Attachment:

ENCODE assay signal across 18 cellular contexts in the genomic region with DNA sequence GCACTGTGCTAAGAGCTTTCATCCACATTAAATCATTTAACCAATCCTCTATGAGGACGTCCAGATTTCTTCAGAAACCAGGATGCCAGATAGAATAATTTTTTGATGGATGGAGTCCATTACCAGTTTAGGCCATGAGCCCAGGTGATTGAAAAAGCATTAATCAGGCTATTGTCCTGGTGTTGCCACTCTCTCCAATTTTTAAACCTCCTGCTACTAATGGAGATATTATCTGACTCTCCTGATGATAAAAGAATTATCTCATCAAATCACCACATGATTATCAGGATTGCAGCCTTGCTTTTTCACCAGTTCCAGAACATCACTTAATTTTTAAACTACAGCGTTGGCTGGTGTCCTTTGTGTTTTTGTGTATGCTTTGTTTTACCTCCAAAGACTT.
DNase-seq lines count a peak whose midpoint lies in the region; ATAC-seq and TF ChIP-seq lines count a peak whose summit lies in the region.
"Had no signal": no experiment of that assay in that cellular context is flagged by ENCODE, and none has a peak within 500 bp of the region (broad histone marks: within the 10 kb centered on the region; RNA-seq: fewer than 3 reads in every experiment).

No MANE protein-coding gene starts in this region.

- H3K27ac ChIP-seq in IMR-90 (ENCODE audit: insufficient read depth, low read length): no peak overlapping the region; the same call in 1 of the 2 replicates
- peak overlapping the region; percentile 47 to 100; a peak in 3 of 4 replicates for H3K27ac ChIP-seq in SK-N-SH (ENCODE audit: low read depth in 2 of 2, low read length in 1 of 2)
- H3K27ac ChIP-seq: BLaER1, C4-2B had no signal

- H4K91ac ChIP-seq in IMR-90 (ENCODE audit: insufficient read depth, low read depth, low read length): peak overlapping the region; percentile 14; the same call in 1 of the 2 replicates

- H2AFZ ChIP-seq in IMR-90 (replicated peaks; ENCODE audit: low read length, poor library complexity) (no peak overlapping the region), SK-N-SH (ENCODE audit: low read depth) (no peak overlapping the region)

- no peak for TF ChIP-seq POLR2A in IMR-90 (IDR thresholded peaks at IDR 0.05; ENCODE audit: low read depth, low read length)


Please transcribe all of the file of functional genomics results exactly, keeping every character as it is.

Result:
ENCODE assay signal across 18 cellular contexts in the genomic region with DNA sequence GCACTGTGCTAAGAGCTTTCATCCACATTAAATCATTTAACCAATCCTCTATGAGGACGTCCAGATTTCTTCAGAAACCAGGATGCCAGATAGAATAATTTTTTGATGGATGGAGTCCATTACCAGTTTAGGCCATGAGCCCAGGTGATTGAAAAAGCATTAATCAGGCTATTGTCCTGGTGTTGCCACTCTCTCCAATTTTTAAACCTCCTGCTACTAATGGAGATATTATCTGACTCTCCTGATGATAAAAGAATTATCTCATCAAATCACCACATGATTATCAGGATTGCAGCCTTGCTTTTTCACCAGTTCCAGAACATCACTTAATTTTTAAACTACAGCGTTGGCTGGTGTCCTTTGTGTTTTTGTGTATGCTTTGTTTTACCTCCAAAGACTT.
DNase-seq lines count a peak whose midpoint lies in the region; ATAC-seq and TF ChIP-seq lines count a peak whose summit lies in the region.
"Had no signal": no experiment of that assay in that cellular context is flagged by ENCODE, and none has a peak within 500 bp of the region (broad histone marks: within the 10 kb centered on the region; RNA-seq: fewer than 3 reads in every experiment).

No MANE protein-coding gene starts in this region.

- H3K27ac ChIP-seq in IMR-90 (ENCODE audit: insufficient read depth, low read length): no peak overlapping the region; the same call in 1 of the 2 replicates
- peak overlapping the region; percentile 47 to 100; a peak in 3 of 4 replicates for H3K27ac ChIP-seq in SK-N-SH (ENCODE audit: low read depth in 2 of 2, low read length in 1 of 2)
- H3K27ac ChIP-seq: BLaER1, C4-2B had no signal

- H4K91ac ChIP-seq in IMR-90 (ENCODE audit: insufficient read depth, low read depth, low read length): peak overlapping the region; percentile 14; the same call in 1 of the 2 replicates

- H2AFZ ChIP-seq in IMR-90 (replicated peaks; ENCODE audit: low read length, poor library complexity) (no peak overlapping the region), SK-N-SH (ENCODE audit: low read depth) (no peak overlapping the region)

- no peak for TF ChIP-seq POLR2A in IMR-90 (IDR thresholded peaks at IDR 0.05; ENCODE audit: low read depth, low read length)